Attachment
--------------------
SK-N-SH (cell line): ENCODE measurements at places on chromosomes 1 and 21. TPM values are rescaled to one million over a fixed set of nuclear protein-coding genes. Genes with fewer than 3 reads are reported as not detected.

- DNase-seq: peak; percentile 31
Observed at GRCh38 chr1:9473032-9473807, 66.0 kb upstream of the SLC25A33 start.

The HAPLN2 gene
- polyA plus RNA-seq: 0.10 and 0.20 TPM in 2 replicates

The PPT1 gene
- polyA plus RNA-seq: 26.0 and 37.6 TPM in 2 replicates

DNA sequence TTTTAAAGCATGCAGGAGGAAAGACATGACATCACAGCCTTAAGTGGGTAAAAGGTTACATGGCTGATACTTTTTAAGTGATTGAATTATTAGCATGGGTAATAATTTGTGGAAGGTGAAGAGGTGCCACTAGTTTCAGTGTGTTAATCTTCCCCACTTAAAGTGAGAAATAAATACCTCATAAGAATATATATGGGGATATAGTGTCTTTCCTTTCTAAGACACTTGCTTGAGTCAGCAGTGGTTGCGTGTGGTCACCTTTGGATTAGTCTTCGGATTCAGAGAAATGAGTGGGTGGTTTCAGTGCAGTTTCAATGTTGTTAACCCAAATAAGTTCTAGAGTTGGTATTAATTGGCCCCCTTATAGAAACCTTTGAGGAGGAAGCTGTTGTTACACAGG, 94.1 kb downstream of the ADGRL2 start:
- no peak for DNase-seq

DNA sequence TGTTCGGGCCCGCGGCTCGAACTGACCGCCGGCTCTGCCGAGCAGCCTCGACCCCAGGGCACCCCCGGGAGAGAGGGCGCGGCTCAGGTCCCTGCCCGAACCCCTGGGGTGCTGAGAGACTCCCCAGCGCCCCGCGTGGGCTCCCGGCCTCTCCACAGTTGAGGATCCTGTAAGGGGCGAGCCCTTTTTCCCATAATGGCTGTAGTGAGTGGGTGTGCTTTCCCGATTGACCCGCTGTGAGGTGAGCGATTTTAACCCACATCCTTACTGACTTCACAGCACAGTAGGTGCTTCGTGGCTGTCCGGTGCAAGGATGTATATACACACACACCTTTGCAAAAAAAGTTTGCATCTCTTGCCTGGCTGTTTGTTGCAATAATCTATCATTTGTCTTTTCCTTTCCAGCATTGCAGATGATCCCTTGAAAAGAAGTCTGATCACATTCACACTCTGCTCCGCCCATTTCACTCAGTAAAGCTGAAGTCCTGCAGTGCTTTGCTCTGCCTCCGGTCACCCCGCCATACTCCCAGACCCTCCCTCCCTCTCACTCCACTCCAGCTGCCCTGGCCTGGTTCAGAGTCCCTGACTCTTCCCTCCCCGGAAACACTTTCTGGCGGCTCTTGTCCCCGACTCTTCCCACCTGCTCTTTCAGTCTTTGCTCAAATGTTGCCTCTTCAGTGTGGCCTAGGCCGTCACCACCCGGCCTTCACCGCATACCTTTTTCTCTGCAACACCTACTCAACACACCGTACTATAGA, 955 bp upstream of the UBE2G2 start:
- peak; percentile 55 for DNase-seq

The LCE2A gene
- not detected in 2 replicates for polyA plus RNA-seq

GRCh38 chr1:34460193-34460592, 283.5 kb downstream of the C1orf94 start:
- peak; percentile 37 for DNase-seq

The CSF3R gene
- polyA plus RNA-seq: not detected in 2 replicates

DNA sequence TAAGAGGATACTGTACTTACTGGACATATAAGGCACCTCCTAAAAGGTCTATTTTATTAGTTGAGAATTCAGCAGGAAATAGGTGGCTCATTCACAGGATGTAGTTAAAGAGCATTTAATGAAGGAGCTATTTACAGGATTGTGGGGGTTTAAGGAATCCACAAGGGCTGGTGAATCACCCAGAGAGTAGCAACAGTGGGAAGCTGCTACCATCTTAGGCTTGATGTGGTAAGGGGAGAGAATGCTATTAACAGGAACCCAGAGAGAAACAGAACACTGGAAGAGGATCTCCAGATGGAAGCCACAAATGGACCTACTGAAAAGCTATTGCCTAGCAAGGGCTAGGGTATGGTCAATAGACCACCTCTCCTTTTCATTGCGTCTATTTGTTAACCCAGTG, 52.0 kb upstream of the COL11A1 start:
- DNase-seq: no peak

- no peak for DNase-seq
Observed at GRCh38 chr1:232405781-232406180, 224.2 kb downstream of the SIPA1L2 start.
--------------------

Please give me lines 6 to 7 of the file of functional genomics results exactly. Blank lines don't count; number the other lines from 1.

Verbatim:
The PPT1 gene
- polyA plus RNA-seq: 26.0 and 37.6 TPM in 2 replicates